E825: David Bennahum, Founder of the Ready creative building platform (@getreadyio) shares how to extend your runway and be frugal to give your startup the greatest chance of success @ LAUNCH Incubator



about this episode

It’s another LAUNCH Incubator episode of This Week in Startups! Ready Founder and Alpha Venture Partner, David Bennahum, speaks about reducing startup costs by operating outside of the tech hotspots in the states. Specifically, he covers the benefits of moving Ready from its origin city, New York, to Montreal.

Join us for a presentation that covers Canada’s incentives for immigrating startups, the advantages of being the attractive company in a smaller market, the importance of work-life balance, and much more.

Show Notes:

00:55 – Jason introduces Ready Founder and Alpha Venture Partner David Bennahum, a LAUNCH Incubator alumnus who’s returned to speak about low-burn culture.

01:42 – David quickly demonstrates Ready. The company raised $3.2M – enough for 18 months of runway in its home city, New York. Ready moved to Montreal and turned 18 months of runway into 40 months of runway. He covers the high cost of office rent in hotspot tech cities, and the high cost of engineers who are at risk of poaching.

07:08 – Jason thanks sponsor Walker Corporate Law.  

08:50 – David says its become easier and more affordable for startups to switch cities. Countries including Canada are simplifying immigration for tech workers and cities are building innovation hubs and providing incentives. He details the reduction in costs Ready realized by moving to Montreal, tax breaks in the country, and the reduction in the costs of living. He also covers Canada’s R&D program, which returns some of tech companies’ R&D expenditures.

20:09 – Jason thanks sponsor Weebly. Visit weebly.com/twist for 15 percent off your first purchase.

22:04 – David says finding product-market fit is difficult and that having more time to make mistakes and learn improves the chances of success. He says that if current trends in the US continue, startups will increasingly raise funds in the US but operate in another country.


23:31 – Jason asks about the downside to moving out of the US, specifically, raising from US investors while living in another country. David says founders need to be mobile and maintain relationships – be part of the community in the states. Meeting KPIs and maintaining solid metrics will keep investors interested.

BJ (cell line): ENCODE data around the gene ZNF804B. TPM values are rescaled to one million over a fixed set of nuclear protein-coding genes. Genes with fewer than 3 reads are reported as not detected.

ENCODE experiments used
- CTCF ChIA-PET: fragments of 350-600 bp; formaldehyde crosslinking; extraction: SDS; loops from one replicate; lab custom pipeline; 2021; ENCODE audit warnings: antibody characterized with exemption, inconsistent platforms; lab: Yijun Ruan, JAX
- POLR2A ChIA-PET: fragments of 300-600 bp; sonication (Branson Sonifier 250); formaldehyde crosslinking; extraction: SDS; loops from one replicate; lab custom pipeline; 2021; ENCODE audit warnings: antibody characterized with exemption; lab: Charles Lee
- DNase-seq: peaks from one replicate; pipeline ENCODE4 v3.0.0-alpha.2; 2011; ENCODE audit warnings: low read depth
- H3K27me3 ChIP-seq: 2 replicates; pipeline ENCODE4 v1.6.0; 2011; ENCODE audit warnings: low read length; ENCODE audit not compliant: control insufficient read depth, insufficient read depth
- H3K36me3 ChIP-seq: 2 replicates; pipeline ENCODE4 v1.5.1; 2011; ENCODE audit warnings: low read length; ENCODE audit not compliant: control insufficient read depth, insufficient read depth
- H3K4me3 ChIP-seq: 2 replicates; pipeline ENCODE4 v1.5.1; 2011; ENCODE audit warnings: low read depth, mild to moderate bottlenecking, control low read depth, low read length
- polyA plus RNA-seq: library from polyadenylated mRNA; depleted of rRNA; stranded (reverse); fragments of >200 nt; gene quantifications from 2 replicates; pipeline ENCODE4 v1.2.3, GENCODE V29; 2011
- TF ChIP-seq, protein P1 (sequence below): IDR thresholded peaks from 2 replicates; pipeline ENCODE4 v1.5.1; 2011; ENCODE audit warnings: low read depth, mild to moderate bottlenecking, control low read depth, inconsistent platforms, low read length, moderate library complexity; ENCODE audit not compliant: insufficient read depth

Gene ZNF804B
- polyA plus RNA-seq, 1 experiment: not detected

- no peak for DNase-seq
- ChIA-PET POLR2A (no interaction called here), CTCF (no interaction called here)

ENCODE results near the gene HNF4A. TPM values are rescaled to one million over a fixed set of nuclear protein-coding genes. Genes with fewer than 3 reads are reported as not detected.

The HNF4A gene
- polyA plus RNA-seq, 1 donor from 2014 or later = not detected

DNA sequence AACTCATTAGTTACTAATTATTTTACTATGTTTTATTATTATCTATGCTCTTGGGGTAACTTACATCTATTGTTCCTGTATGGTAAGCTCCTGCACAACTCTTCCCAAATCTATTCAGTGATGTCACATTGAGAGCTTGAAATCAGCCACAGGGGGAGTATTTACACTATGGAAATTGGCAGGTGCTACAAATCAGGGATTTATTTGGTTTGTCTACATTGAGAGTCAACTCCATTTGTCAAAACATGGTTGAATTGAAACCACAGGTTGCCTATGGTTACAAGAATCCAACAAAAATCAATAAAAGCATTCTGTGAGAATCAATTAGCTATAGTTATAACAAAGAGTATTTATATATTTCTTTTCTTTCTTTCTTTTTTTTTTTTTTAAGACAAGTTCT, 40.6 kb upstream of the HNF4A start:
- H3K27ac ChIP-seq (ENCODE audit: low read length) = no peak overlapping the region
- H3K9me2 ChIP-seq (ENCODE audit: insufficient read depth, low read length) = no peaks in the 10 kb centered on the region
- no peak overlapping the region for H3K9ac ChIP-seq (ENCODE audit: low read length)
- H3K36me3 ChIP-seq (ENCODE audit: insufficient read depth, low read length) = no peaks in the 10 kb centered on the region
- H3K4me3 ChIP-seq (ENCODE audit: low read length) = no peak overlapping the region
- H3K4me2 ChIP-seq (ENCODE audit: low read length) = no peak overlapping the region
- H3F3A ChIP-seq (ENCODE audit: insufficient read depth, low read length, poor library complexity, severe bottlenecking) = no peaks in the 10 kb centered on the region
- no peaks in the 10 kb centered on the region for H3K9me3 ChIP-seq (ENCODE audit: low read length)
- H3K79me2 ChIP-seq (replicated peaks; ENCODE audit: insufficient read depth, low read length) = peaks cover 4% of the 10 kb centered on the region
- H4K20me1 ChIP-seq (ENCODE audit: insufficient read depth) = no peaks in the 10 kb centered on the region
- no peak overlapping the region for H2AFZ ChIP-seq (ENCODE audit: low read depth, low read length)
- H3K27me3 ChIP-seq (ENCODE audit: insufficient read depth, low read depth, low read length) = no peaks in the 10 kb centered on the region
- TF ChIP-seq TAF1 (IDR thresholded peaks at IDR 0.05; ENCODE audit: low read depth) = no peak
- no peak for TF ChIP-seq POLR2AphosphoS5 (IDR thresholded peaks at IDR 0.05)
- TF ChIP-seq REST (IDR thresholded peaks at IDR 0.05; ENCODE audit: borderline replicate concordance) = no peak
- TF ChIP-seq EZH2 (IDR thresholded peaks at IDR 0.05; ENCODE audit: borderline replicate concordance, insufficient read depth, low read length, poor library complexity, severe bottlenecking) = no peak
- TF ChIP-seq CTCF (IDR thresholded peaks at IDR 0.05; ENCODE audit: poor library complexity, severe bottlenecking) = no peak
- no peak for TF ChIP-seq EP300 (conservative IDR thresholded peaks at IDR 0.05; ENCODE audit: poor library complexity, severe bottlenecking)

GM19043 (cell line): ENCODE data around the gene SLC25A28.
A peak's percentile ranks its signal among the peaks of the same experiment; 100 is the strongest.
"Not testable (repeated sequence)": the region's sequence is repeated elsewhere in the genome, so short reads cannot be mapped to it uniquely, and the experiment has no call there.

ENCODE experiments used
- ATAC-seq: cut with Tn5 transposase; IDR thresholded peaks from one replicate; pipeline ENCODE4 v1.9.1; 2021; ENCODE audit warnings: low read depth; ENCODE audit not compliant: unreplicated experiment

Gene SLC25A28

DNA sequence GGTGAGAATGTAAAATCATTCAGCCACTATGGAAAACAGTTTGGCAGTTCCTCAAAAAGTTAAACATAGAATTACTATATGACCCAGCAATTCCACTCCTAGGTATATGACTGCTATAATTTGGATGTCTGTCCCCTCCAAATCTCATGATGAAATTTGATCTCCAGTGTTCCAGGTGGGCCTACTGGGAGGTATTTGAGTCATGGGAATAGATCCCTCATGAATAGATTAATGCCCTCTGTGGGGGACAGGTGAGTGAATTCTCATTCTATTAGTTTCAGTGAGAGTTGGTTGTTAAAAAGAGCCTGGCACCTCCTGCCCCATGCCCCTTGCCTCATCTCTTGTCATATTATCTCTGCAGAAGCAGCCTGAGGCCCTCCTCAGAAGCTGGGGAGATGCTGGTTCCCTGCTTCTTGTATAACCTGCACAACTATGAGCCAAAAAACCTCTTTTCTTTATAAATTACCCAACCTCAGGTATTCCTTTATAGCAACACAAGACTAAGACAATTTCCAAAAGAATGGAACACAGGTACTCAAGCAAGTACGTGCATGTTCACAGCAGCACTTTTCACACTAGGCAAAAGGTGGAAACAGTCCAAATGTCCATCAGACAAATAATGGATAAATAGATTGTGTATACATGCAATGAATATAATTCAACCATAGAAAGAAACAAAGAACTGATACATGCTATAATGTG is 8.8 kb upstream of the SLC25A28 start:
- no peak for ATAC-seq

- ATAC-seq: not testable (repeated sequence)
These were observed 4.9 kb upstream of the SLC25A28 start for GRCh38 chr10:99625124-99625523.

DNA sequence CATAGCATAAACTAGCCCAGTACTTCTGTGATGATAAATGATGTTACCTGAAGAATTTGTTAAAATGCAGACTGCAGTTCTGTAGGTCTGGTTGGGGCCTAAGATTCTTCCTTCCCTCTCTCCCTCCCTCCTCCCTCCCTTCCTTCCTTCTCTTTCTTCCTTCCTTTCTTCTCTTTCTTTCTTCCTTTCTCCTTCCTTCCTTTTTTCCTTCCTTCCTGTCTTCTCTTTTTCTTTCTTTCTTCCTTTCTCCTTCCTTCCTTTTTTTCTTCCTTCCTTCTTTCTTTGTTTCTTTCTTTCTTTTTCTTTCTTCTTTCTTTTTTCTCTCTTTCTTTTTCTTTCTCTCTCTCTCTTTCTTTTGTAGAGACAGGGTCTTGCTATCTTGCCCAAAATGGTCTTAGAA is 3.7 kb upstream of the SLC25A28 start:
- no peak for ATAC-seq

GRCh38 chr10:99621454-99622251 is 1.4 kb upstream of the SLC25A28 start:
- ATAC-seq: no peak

26:59 – David addresses the question of taxes on digital goods. He says companies operating in multiple countries need subsidiary corporations. It’s basic tax management.

28:07 – Jason asks about Canada’s R&D credit and how the government qualifies expenditures. David says it’s based on the certainty of the outcome of the work. Timesheets and other relevant documentation must be maintained because the government does conduct audits. If research-oriented work targets an outcome for which the path is unknown, it qualifies for R&D credit.

30:56 – An audience member asks about the talent pool in Montreal, the benefits of hiring local talent versus remote, and why a Montreal engineer wouldn’t move to a US hotspot for higher pay. David says workers who stay in a home city like Montreal have a better work-life balance and a lower cost of living. The pool in Montreal is rich with talent.

Jason mentions the shrinking tenure in Silicon Valley, in part due to an abundance of opportunity. David notes that cooler companies keep people longer, and it’s easier to be the attractive company in a market like Montreal.

34:17 – David answers the question of whether moving to Montreal resulted in the loss of workers. He says Ready had very few employees prior to the move and some of them were already remote. Most of the company’s growth came after the move.

36:51 – Jason asks about the opportunity for running an incubator in a market like Canada. David thinks the government would provide money for a well qualified operator. They also discuss Canada’s visa rules.

38:59 – An audience member asks if any of Ready’s investors were upset when the company moved. David says all investors supported the idea.

39:28 – David answers a question about his citizenship status and how that factored into the move. He has dual-citizenship (US, France) and says his French heritage was part of what made Montreal appealing. He briefly mentions the path to becoming a permanent resident and a citizen of Canada.

40:01 – David answers a question about the VC ecosystem in Montreal: he’s aware of it and it’s active, but Ready hasn’t tried to raise funds there yet.

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